|Appeal from Circuit Court, Knox County|
|L & N Railroad Vs. Miller|
|ACTION: Reversed and remanded|
Court of Appeals of Kentucky.|
LOUISVILLE & N. R. Co.
Jan. 20, 1898.
The appellee, who was an employe of the appellant, instituted this action to recover judgment for injuries received while employed by the appellant company, and while in charge of, and at work under, Zeb Hall, as agent and foreman for said company. It is alleged, in substance, in the petition, that appellee was directed by said Hall to take hold of and pull the lever and handle of a hand car of defendants, upon which said plaintiff and said Hall, and other hands of said company, were at the time, and to keep in motion and to propel said car, which was then in motion on defendant's said road, moving hands and tools of said company to another point; and, in obedience to the order of said Hall, plaintiff took hold and pulled upon said lever and handle; and the same was at the time loose and out of fix, but was not known to plaintiff to be so; and said lever gave way, and threw plaintiff off of said car, and in front of same; and said car ran over plaintiff before he could escape from in front of same, and bruised, crippled, and crushed plaintiff on the shoulders, body, legs, and arms, and dislocated and sprained plaintiff's ankle joint,-all of which falling from said hand car was caused by the reckless and negligent use of said car while the same was out of repair, and known to be so by defendant's agent, Hall, and from which fall plaintiff was confined to his bed, and not able to be out, for four months, and suffered greatly in body and mind, and sustained permanent injuries, for which he prayed judgment for $1,500. The answer may be treated as a denial, and also the plea of contributory negligence upon the part of plaintiff.
A jury trial resulted in a verdict in favor of appellee for $850, and from this judgment an appeal was prosecuted to the superior court, which court reversed the judgment for the reason that, under the proof in the action, the court should have instructed the jury that if they believed plaintiff knew of the defect, or could have ascertained that fact by the exercise of ordinary care, they should find for defendant. On the return of the case, another trial was had, which resulted in a verdict and judgment in favor of appellee for the same amount, to wit, $850; and, appellant's motion for a new trial having been overruled, it prosecutes this appeal.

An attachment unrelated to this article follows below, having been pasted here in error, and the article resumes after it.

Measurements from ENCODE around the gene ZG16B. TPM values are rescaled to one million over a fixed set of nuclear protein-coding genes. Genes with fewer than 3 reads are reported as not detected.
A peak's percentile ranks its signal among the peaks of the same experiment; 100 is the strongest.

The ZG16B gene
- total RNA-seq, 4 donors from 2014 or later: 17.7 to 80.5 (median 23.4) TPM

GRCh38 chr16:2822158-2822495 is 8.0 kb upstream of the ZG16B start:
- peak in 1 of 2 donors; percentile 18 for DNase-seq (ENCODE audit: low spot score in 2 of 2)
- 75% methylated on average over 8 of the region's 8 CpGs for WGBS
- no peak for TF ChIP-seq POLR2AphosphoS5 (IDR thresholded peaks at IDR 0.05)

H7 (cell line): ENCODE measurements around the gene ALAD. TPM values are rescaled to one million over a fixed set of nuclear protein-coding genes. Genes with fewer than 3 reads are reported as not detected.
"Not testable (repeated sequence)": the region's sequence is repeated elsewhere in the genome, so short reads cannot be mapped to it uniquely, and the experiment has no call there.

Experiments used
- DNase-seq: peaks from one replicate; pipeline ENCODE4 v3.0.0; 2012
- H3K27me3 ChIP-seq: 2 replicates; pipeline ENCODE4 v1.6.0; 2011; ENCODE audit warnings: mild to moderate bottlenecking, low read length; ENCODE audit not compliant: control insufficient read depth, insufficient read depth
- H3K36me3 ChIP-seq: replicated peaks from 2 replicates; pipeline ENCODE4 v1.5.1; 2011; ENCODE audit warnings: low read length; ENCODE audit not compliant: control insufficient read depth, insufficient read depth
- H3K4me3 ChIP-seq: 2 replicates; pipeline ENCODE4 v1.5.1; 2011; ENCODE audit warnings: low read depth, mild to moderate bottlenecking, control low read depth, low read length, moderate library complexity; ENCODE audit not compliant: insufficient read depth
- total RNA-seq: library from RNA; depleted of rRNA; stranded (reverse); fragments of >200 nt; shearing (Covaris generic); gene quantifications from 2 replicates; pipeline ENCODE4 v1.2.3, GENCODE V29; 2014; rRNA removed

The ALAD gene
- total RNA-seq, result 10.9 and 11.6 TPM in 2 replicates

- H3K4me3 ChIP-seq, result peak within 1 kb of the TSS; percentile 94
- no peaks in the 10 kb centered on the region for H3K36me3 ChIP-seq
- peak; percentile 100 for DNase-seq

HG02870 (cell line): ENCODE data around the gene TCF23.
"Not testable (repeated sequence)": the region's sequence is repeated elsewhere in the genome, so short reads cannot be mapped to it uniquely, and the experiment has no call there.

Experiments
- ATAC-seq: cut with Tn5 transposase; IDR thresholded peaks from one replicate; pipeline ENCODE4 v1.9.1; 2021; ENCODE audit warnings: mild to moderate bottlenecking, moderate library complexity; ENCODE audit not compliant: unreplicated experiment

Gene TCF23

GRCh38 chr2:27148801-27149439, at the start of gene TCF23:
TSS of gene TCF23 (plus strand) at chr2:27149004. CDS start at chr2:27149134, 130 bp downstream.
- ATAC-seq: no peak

Appellant insists that on the second trial plaintiff testified as to material facts different from that to which he testified on the former trial, and that the bill of exceptions on the former appeal so showed, and that he should not have been allowed to testify differently. We know of no rule of law by which a party or witness is precluded from testifying differently from that which the bill of exceptions shows to have been his testimony theretofore. We do not think that the court below erred in refusing the peremptory instruction. According to the testimony introduced by plaintiff, he was entitled to recover in this action. The instructions asked for by appellant were properly refused. The first general instruction given by the court correctly states the law applicable to the case. The second instruction was quite as favorable as, if not more so than, the appellant was entitled to.
It was competent for the defendant to prove the statements made by appellee on the former trial, and in fact it could have proved any statements he made at any time material to the issue; and having proved by D. K. Rawlings that appellee had made statements, as a witness on the former trial, conducing to show that he had some knowledge at some time prior to the accident of the defective condition of the car, or could with ordinary care have ascertained the defect, appellant was entitled to have that testimony of Rawlings go to the jury as substantive testimony (that is, the jury should have been allowed to give it such weight as they thought it entitled to, without any restrictions from the court). In other words the testimony of Rawlings should have gone to the jury as a statement alleged by him to have been made by Miller touching his knowledge of the danger in operating the car at the time of the accident. But the court instructed the jury that they could only consider the testimony of D. K. Rawlings as contradicting the testimony of plaintiff, and that it cannot be considered by them as substantive testimony. For the error of the court above indicated, the judgment is reversed, and the cause remanded, with directions to award appellant a new trial, and for proceedings consistent herewith.
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